posted 02 April 2006 06:17 PM      Profile for Hephaestion   Author's Homepage        Edit/Delete Post  Reply With Quote 
The Iron Giant could *crush* Charlie Chaplain.


From: goodbye... :-( | Registered: Dec 2003  |  IP: Logged
Boom Boom
rabble-rouser
Babbler # 7791

posted 02 April 2006 06:52 PM      Profile for Boom Boom     Send New Private Message      Edit/Delete Post  Reply With Quote 
Oh, no doubt. But Chaplin was funnier.
From: Make the rich pay! | Registered: Dec 2004  |  IP: Logged
Wee Mousie
rabble-rouser
Babbler # 12266

posted 02 April 2006 11:32 PM      Profile for Wee Mousie     Send New Private Message      Edit/Delete Post  Reply With Quote 
Jeeze, Reality. Bites., just how old are you!?!?!?

As Boom Boom mentioned, Karel Capek wrote the play, R.U.R. (Rossum's Universal Robots), in 1920 and it was performed in 1921.



Isaac Asimov, of course, was the prime mover behind the popularising of robots, beginning with his I, Robot series of short stories.



The first robot to make an impression on my imagination (though not in person like VotD) was

Robbie the Robot who I first saw in Forbidden Planet.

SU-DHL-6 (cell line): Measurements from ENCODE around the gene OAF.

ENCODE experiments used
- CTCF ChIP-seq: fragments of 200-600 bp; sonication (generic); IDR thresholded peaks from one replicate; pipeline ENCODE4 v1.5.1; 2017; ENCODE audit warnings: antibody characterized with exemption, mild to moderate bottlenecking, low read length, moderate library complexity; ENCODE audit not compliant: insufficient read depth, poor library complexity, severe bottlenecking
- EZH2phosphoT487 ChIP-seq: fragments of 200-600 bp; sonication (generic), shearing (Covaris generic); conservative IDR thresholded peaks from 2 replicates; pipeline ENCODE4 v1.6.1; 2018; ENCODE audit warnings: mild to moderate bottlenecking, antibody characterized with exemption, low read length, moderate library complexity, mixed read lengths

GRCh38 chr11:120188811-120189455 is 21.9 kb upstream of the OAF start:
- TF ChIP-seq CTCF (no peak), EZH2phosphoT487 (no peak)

Like so many other actors, Robbie became stereotyped,

wound up appearing in endless episodes of Lost In Space

and finally died during a special appearance on Mork And Mindy.


He was followed in my imagination by Mike, in Robert Heinlein’s ‘The Moon Is A Harsh Mistress


But, the only robot that I ever saw in the tin, was R2D2, at a personal appearance,


during a film distributors’ exhibition at Toronto, in the early 80's.


From: Mouse Hole | Registered: Mar 2006  |  IP: Logged

All times are Pacific Time  

Post New Topic  Post A Reply Close Topic    Move Topic    Delete Topic next oldest topic   next newest topic
Hop To:

Contact Us | rabble.ca | Policy Statement

Copyright 2001-2008 rabble.ca